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Special Education funding: Questions and Answers

14 April 2005

Special Education: Questions and Answers

People often talk about special education being under resourced. How much does the Government spend on special education each year? The Government will spend $388million* on special education in 2004/05. This is $99million more than 1999/00, or a 34% increase. To put this figure in context, this is about the same amount the government will spend on new schools, classrooms and other school buildings across the schools sector in 2004/05.

Funding for school-based special education staffing has increased by 91%, increasing from $69million in 1999, to $134million in 2004. School-based operational funding of special education rose by 55% from $38million in 1999 to $59million in 2004. Specialist services funding increased by 10.1% to $141million. *(excl GST)

How does special education funding work? The key components of the resourcing framework in 2005 are: Initiatives for students with high and very high needs: Ongoing and Reviewable Resourcing Schemes (ORRS) for students with ongoing high and very high support needs who meet certain criteria. About 1% of all students meet this criteria Severe Behaviour Initiative for students experiencing severe behaviour difficulties. It targets the 1% of children with the very highest behaviour needs Speech - Language Initiative for students with severe speech-language difficulties. Funding is available for the approximately 1% of children with the highest communication intervention needs Early Intervention for children aged 0-5 years with high and very high support needs The School High Health Need Fund for students with high health needs

Initiatives for students with moderate special education needs, mostly provided by schools: Special Education Grant (SEG) which every state funded school receives Resource Teachers: Learning and Behaviour (RTLB) which all state funded schools can access and are managed across clusters of schools Enhanced Programme Funding for schools that have a disproportionate number of special needs students Moderate Support Initiatives which provide specialist support for students with moderate-level visual, hearing and physical impairments Provision of additional teaching and specialist support (Supplementary Learning Support) for students who have high moderate special education needs and require additional specialist and teacher time Early Intervention for children in early childhood education centres and homes with moderate development needs. Funding is provided to support early intervention programmes for children under five. This package supports approximately 5% of children and families who have the highest intervention needs.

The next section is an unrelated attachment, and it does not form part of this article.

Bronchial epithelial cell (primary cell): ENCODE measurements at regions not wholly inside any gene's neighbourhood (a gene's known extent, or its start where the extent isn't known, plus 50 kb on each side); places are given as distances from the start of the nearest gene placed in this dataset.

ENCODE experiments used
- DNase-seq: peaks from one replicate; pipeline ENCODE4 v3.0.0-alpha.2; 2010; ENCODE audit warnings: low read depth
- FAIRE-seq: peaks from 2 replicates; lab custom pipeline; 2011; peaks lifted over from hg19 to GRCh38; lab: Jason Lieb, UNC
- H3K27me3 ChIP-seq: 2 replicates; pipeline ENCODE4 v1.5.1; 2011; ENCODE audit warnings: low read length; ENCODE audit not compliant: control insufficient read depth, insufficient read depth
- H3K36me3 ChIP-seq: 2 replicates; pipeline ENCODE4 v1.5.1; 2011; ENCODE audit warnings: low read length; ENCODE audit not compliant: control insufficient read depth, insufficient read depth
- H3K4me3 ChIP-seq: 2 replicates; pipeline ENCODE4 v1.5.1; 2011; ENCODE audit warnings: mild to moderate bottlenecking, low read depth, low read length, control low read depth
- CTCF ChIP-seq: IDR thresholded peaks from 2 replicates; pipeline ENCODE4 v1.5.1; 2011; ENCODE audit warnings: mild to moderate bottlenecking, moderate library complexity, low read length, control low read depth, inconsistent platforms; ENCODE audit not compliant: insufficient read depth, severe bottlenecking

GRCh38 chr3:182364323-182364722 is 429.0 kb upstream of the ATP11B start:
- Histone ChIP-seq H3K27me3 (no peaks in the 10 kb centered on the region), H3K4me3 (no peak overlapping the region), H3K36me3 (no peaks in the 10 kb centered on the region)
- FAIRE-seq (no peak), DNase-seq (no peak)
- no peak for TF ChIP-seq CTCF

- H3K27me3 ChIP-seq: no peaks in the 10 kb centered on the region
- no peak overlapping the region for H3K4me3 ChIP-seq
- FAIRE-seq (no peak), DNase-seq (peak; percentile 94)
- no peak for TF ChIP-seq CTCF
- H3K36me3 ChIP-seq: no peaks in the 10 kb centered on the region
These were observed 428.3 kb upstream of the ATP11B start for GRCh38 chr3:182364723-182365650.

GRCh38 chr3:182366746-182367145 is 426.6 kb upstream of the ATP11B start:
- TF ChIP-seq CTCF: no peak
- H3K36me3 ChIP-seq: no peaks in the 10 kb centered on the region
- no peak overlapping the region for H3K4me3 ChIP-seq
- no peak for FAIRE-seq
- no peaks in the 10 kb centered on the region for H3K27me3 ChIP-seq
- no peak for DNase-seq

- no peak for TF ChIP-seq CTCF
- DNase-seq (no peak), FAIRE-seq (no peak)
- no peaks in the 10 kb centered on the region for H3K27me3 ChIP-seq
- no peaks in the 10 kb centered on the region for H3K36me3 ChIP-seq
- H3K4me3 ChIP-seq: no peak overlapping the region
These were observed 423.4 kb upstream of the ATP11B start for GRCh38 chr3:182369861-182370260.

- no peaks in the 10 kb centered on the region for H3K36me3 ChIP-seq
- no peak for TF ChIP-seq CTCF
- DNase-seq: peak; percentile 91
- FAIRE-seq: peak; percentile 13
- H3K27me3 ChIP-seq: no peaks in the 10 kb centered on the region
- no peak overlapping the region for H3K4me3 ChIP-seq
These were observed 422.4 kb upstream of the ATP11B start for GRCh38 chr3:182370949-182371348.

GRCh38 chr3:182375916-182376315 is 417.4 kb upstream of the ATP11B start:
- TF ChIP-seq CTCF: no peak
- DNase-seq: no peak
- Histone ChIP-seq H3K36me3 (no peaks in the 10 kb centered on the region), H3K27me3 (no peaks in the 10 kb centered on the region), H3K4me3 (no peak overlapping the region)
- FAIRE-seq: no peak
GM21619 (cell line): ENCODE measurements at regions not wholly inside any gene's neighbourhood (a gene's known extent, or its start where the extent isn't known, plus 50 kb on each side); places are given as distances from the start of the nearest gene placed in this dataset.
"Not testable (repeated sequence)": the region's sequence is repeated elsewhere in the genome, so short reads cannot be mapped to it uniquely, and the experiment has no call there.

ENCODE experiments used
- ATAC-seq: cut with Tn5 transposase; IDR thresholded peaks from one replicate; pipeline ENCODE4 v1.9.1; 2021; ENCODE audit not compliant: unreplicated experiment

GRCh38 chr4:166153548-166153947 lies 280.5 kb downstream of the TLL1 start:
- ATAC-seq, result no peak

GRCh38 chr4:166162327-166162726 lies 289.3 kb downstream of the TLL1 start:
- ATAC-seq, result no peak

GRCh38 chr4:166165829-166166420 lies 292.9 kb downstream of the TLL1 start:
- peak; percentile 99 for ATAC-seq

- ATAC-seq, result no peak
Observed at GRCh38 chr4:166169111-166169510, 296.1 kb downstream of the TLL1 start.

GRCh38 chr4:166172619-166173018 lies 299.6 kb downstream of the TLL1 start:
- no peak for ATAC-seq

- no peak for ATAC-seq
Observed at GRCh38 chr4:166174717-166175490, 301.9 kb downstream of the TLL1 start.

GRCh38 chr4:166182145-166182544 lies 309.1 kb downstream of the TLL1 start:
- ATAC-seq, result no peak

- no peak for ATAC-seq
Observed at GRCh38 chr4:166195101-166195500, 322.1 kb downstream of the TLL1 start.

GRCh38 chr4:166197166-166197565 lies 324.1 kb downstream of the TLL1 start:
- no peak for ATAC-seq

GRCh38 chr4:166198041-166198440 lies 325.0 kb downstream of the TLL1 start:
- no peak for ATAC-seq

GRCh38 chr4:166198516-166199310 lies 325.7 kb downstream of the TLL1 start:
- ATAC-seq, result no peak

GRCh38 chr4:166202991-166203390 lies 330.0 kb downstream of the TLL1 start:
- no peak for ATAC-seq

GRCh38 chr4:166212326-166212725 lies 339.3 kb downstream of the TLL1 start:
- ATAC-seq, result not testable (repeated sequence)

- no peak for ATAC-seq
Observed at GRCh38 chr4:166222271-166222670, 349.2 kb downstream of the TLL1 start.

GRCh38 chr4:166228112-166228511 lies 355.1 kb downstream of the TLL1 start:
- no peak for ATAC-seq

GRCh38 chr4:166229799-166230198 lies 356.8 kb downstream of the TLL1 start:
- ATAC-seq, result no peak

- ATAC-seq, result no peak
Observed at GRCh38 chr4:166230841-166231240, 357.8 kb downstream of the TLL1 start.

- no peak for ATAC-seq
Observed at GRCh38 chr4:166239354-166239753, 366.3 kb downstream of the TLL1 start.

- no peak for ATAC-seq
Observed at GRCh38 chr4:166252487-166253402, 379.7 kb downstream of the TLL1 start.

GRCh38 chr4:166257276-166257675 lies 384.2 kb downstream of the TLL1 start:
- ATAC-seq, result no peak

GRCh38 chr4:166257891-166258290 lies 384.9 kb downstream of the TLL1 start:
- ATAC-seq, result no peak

Other support provided includes transport assistance, support through the Correspondence School, special schools, and specialist equipment and technology.

What will today's announcement of new funding cover? Three key areas of special education received a total increase in funding of $30.7million over the next four years: Supplementary Learning Support An increase of $16.9million goes to Supplementary Learning Support to increase the number of students eligible for this funding from 1000 to 1500. These are students with high levels of need but who do not meet the criteria for ORRS funding. They will now be provided with additional specialist support and specialist teacher time. Another 50 Learning Support Teacher positions will be created. The additional 500 students will be progressively identified during 2006, and will receive additional specialist teaching time and other specialist services.

Teacher aides The second initiative is a $9.8million increase in funding for teacher aides. This will help ensure that schools can meet the special needs of students receiving support through ORRS or Ministry of Education Special Education behaviour services, by meeting a greater proportion of the actual cost of employing teacher aides. Schools, particularly small schools, with children in the ORRS scheme or the Severe Behaviour Initiative will receive increased funding for their teacher aides.